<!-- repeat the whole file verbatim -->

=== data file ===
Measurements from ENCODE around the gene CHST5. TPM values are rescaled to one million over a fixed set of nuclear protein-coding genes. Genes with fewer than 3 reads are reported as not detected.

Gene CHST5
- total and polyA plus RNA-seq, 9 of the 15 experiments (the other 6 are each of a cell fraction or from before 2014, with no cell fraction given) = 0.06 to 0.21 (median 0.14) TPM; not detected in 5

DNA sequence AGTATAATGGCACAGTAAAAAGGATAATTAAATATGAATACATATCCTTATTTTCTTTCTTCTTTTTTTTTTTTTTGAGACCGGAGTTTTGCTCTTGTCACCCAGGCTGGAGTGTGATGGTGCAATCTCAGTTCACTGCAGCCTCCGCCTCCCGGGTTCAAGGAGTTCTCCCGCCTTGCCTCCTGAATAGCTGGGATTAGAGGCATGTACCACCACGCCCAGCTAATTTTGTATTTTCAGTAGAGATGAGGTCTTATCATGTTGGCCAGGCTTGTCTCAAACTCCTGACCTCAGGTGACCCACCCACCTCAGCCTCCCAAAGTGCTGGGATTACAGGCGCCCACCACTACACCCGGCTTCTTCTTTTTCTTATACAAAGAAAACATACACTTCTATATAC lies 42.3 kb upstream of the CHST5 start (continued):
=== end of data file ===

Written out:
Measurements from ENCODE around the gene CHST5. TPM values are rescaled to one million over a fixed set of nuclear protein-coding genes. Genes with fewer than 3 reads are reported as not detected.

Gene CHST5
- total and polyA plus RNA-seq, 9 of the 15 experiments (the other 6 are each of a cell fraction or from before 2014, with no cell fraction given) = 0.06 to 0.21 (median 0.14) TPM; not detected in 5

DNA sequence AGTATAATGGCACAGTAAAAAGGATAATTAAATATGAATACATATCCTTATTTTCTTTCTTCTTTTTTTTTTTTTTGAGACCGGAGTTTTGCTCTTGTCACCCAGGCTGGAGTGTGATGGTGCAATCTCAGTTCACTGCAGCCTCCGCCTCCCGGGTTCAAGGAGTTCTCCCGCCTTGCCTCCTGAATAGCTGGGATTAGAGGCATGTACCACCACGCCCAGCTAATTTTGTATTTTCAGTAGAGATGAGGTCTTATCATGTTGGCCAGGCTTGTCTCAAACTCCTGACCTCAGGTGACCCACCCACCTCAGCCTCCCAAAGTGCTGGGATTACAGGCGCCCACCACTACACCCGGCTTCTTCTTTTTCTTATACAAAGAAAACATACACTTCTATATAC lies 42.3 kb upstream of the CHST5 start (continued):